The article is a review of "'Anatomy of a Masterpiece: How to Read Chinese Paintings,' a spare, studious show that offers, along with many stimulations, a retreat from worldly tumult — the religious fervor, the courtly pomp, the expressive self-promotion — that fills much of the museum." What struck my eye, as so often, is the intersection of visual and written images.
With a few lines and a little color, the artist depicts a man standing in a pavilion looking out over a quiet landscape. I wonder what is in his mind, and imagine there is pleasure and peace. With a different set of lines, this time drawn according to calligraphic conventions, he creates written characters, windows into his mind. Over the years since the painting was created, various scholars and artists have added their seals to the work, stamping the painting with their approval.
The article cites a15th-century Chinese writer's wish list: “A nice cottage. A clean table. A clear sky with a beautiful moon. A vase of flowers. No cares of the world.” And this drawing reflects that clarity, that simplicity, that focus. Here the characters and the landscape are so visually intimate that written text and drawn trees feel like the same species.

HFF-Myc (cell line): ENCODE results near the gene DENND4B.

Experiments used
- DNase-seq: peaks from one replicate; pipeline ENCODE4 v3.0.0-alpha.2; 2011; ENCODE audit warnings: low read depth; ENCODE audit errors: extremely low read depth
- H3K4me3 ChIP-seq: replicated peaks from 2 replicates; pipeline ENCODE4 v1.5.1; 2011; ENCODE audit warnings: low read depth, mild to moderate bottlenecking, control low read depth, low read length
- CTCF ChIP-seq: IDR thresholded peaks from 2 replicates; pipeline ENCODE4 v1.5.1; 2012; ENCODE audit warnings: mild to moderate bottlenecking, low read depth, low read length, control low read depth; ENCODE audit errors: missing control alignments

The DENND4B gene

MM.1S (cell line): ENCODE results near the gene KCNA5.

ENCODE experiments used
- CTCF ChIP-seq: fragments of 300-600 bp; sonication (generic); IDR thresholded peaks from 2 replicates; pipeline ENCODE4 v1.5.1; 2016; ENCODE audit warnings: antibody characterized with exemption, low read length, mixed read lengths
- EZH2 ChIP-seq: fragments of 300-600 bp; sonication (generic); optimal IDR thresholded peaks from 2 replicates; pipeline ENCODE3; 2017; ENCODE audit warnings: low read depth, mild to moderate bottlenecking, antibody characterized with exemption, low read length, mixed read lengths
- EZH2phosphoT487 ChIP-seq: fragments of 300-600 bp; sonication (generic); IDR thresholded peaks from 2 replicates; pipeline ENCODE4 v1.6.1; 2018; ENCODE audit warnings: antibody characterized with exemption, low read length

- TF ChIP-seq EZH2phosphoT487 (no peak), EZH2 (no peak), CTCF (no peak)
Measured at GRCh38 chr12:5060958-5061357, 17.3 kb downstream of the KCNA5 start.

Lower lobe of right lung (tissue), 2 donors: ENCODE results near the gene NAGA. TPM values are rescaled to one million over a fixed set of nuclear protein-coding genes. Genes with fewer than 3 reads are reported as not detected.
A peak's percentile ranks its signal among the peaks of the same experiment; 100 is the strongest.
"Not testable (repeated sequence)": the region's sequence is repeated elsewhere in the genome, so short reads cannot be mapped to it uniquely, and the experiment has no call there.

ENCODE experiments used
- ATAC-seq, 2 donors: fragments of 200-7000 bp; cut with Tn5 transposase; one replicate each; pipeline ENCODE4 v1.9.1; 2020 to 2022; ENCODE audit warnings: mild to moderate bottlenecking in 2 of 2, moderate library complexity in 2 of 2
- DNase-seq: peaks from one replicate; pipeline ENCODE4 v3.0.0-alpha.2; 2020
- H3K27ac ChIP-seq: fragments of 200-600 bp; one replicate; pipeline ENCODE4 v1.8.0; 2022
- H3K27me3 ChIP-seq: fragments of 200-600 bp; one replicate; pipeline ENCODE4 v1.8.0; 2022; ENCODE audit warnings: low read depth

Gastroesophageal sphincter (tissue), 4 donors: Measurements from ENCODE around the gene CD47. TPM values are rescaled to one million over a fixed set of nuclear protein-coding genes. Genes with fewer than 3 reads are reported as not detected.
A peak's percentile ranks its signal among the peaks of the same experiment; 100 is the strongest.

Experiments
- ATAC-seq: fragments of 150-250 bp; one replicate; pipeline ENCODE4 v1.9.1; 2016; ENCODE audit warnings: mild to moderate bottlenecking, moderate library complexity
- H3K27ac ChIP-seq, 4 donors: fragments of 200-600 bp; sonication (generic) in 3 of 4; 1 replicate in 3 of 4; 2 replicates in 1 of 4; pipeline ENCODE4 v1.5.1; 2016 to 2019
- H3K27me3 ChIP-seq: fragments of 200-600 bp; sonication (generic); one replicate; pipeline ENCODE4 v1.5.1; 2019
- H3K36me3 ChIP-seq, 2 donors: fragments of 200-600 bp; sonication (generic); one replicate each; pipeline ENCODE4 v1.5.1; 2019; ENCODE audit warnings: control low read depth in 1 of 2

I return to the work by Zarko Radakovic and Nina Pops (their response to a text by Peter Handke featured in the previous post) and feel again the textual beauty of a painting and the painterly quality of text.
And then I remember an exhibition Zarko and I saw twenty-five years ago in Cologne, Germany, and my accompanying thoughts:
Driving rain in the night. This morning delicate clouds veiling the mountains remind me of Tao Yuanming’s poem “Return Home”: The clouds rise aimlessly out of the mountains, / The birds, tired of flight, contemplate their return home, and of Li Zai’s 15th-century drawing after those lines.
For the rest of the Times article, see: